Bas-relief

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Bas-relief[1] is a type of relief (sculpture) that has less depth to the faces and figures than they actually have, when measured proportionately (to scale). This technique keeps the natural shapes of the figures and allows the work to be seen from many angles without twisting the figures themselves.

There is a continuation of the bas-relief technique into the next category, altorilievo, or high relief. High relief makes deeper images than bas-relief. Instead of shallow backgrounds that are a few inches (cm) deep at most, they can be up to several feet (a few meters) deep in altorilievo.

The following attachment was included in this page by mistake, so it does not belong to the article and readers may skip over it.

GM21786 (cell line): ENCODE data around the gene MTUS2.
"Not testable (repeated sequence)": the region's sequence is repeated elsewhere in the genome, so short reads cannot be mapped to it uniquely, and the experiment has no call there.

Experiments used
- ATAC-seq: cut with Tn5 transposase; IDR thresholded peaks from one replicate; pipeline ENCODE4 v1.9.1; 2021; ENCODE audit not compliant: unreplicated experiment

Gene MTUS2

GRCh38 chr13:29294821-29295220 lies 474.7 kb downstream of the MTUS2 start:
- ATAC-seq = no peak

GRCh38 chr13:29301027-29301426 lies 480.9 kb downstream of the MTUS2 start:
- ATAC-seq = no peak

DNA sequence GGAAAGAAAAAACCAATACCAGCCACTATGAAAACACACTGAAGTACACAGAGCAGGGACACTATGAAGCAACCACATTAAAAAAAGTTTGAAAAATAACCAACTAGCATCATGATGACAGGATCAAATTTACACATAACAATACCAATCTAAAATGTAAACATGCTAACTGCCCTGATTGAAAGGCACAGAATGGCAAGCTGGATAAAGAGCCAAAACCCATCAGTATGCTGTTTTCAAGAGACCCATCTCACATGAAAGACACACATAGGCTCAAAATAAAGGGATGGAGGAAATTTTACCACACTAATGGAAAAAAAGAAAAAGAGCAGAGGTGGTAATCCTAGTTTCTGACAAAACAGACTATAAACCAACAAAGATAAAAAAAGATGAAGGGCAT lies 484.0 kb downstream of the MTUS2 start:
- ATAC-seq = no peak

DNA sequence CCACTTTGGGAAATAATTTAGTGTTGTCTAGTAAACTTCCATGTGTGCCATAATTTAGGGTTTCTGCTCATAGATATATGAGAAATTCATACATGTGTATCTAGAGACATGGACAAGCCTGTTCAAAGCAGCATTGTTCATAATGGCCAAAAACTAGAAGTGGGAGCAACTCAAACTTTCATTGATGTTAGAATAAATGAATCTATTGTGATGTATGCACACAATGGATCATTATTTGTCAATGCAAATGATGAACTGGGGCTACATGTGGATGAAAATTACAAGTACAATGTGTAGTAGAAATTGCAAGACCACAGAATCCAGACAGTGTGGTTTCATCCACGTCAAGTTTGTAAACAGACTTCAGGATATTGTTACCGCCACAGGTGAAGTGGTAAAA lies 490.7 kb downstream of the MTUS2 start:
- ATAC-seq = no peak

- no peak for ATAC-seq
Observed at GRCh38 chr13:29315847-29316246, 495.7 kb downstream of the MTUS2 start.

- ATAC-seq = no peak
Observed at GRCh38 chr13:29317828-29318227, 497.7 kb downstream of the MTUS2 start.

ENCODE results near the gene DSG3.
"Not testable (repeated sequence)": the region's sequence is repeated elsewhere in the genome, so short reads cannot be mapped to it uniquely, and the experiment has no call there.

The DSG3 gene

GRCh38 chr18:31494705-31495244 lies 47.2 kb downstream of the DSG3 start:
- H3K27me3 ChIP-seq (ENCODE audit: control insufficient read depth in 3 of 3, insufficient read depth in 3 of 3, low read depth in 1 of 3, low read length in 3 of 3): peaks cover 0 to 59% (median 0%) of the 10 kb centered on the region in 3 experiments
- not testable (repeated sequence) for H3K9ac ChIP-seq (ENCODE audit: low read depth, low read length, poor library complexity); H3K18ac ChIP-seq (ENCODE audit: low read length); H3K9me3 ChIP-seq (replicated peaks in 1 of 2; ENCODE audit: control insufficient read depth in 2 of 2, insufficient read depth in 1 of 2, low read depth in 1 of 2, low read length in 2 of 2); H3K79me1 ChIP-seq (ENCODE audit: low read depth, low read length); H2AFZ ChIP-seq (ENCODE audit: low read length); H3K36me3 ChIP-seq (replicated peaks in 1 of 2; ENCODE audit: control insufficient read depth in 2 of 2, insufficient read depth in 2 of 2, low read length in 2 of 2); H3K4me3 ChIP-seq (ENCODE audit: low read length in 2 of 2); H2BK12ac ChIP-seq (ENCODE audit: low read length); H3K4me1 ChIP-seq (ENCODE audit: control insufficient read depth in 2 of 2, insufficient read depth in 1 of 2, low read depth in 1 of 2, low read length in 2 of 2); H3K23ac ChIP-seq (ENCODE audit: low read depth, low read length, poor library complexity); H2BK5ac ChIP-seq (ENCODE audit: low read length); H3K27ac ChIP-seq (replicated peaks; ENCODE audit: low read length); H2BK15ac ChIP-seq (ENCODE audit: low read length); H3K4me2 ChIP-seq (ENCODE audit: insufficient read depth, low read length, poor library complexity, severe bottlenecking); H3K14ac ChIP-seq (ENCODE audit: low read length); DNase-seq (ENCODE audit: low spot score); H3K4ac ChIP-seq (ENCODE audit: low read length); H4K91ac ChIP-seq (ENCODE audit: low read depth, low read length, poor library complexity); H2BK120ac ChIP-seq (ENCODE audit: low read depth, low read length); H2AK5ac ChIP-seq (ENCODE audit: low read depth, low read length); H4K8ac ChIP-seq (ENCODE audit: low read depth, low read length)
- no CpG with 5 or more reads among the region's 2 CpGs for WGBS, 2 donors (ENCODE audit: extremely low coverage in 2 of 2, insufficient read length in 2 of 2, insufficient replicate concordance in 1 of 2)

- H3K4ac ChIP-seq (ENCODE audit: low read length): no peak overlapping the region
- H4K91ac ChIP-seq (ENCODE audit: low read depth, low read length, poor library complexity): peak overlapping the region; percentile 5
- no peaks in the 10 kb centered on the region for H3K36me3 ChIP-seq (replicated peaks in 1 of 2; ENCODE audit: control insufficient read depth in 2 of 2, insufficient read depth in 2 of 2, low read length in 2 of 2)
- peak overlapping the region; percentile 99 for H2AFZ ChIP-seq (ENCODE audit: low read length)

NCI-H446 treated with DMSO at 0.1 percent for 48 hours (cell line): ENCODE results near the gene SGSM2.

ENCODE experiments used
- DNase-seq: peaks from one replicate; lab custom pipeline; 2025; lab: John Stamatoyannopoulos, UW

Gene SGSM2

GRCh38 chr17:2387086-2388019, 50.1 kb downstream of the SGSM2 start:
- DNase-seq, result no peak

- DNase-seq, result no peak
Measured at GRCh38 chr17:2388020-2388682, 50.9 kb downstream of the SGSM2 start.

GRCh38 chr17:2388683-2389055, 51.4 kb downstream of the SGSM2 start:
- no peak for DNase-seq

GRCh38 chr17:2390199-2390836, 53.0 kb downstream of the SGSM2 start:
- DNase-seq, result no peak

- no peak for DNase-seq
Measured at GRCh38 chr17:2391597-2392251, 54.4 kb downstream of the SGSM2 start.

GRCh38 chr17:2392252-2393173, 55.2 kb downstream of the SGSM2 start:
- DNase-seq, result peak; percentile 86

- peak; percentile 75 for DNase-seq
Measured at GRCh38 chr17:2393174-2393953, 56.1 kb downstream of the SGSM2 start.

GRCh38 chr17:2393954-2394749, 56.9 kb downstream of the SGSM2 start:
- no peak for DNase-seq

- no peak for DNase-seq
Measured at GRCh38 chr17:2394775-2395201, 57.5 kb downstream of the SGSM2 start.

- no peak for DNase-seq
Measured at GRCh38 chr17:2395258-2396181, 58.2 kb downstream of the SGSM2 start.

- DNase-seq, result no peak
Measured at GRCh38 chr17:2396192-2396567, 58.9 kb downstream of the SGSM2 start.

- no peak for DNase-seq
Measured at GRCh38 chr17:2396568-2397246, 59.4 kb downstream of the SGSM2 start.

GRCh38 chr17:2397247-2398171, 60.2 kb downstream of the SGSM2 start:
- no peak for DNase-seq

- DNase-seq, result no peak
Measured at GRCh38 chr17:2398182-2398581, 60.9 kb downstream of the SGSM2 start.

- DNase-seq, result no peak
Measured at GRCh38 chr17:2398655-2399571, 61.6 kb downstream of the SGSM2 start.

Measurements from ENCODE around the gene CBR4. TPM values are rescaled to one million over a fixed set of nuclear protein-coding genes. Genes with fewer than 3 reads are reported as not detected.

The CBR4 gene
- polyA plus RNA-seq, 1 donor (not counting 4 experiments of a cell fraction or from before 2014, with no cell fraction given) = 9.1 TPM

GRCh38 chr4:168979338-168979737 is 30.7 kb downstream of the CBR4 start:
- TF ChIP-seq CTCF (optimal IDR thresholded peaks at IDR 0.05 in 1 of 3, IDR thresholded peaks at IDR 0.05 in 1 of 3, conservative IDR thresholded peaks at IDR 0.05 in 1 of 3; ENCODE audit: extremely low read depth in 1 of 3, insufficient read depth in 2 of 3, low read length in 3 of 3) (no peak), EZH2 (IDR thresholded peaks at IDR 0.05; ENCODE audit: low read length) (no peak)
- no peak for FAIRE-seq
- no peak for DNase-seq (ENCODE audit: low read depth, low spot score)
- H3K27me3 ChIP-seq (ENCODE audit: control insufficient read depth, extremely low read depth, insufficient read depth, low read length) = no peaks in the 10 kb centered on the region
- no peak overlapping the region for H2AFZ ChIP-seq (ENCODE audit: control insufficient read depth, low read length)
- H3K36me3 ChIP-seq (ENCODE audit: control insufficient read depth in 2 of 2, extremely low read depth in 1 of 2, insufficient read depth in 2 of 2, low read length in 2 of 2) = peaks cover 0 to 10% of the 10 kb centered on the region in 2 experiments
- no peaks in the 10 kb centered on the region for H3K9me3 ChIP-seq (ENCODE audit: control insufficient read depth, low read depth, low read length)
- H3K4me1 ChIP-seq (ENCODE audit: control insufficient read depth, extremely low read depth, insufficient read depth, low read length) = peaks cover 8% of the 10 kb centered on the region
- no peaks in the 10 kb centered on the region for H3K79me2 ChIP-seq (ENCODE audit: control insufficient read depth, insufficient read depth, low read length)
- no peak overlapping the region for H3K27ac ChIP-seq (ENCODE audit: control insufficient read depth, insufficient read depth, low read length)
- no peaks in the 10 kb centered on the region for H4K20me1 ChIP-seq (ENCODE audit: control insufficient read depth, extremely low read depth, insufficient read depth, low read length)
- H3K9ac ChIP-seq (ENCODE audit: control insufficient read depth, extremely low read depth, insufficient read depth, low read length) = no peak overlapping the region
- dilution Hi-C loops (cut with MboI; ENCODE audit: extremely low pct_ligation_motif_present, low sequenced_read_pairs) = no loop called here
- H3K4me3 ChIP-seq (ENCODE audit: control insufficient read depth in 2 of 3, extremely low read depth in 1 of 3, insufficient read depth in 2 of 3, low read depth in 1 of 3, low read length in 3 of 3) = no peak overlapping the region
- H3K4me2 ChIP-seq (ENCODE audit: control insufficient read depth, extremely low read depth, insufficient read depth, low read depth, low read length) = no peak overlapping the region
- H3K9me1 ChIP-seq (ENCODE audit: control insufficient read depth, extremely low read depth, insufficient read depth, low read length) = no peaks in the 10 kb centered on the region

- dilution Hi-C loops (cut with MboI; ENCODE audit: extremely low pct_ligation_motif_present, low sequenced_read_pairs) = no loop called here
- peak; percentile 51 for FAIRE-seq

Some of the best examples of bas-relief are the Assyrian Lion Hunt Reliefs, which are housed at the British Museum. The attention to detail and appearance of the lions moving make them stand out, especially for the time period they were made in.

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  1. This phrase probably comes from the Italian basso rilievo, which literally means "low contrast", the opposite of "alto rilievo" ("high contrast") and "haut-relief" ("high relief") in French. It is pronounced [ˈbaʁəˌlif], French for "low relief"